During fiscal 2010, the International segments goodwill balance increased $970 million related to currency exchange fluctuations. Other goodwill activity of $104 million includes adjustments made in finalizing the allocation of the purchase price for Distribución y Servicio (D&S) . During fiscal 2009, the International segments goodwill balance decreased $619 million primarily from the strengthening of the U.S. dollar against most major currencies, partially offset by goodwill recorded in connection with the
acquisition of a majority interest in D&S and the purchase of the remaining minority shares of The Seiyu Ltd. These acquisitions and disposal are discussed in further detail in Note 9.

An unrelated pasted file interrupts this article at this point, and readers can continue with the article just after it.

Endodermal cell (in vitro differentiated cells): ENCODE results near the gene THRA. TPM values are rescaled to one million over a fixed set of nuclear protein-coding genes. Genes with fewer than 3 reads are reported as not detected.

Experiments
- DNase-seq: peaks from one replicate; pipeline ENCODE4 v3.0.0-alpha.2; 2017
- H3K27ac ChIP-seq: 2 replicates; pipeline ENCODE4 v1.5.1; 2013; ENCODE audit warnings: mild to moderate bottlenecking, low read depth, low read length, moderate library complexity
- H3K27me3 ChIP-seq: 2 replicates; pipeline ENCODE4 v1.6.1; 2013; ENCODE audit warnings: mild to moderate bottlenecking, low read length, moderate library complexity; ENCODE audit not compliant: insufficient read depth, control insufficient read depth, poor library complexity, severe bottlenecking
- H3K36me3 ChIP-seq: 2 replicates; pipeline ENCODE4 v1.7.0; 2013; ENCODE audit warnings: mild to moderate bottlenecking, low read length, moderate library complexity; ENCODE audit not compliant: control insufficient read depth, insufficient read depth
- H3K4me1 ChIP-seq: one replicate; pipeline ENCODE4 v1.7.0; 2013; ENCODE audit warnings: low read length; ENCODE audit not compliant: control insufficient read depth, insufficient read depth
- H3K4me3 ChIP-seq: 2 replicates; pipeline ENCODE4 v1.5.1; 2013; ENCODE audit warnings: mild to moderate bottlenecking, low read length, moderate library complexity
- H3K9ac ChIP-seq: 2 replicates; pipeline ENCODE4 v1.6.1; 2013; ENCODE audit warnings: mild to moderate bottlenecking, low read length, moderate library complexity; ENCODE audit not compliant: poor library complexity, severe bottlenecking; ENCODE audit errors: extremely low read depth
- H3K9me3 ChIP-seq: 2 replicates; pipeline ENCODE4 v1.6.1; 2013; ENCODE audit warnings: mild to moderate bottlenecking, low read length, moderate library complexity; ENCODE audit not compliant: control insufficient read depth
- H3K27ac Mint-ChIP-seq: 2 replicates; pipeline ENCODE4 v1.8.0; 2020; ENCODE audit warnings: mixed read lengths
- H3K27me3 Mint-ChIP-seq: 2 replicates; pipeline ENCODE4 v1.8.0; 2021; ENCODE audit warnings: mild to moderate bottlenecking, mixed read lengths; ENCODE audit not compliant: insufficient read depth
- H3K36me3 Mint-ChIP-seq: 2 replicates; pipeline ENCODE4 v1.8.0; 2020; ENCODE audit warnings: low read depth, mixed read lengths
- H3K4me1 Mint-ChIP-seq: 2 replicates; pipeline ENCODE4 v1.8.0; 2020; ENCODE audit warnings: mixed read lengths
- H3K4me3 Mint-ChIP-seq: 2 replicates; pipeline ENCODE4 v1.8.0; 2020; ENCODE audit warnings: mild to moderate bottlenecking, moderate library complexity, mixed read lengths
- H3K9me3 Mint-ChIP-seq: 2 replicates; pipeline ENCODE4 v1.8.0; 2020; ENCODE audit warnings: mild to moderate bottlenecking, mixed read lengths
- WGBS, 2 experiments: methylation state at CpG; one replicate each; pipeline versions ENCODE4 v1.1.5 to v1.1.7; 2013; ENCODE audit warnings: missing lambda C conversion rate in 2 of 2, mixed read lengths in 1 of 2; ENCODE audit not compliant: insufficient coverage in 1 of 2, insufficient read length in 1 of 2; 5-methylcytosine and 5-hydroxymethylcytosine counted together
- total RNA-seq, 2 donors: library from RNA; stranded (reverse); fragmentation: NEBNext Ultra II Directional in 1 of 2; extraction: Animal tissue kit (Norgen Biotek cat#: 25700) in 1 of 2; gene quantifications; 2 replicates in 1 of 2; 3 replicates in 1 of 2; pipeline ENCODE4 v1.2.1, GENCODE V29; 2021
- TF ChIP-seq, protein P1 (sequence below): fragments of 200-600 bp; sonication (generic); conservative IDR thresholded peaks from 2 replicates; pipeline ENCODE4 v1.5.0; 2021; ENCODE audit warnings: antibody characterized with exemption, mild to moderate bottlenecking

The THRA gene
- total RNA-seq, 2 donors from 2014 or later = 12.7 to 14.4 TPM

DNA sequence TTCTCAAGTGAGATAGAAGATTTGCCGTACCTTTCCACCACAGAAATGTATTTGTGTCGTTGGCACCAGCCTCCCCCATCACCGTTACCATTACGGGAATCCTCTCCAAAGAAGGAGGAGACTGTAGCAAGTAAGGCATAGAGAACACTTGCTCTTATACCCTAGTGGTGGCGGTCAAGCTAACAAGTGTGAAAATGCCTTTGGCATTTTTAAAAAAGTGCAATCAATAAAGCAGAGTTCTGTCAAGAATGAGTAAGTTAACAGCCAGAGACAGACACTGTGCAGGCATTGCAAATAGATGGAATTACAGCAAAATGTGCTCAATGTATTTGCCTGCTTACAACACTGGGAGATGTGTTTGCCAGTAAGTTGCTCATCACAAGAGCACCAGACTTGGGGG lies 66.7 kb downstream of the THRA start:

The company estimates the expected term of a lease by assuming the exercise of renewal options where an economic penalty exists that would preclude the abandonment of the lease at the end of the initial non-cancelable term and the exercise of such renewal is at the sole discretion of the company. This expected term is used in the determination of whether a store lease is a capital or operating lease and in the calculation of straight-line rent expense. Additionally, the useful life of leasehold improvements is limited by the expected lease term or the economic life of the asset, whichever is shorter. If significant expenditures are made for leasehold improvements late in the expected term of a lease and renewal is reasonably assumed, the useful life of the leasehold improvement is limited to the end of the renewal period or economic life of the asset, whichever is shorter.
Rent abatements and escalations are considered in the calculation of minimum lease payments in the companys capital lease tests and in determining straight-line rent expense for operating leases.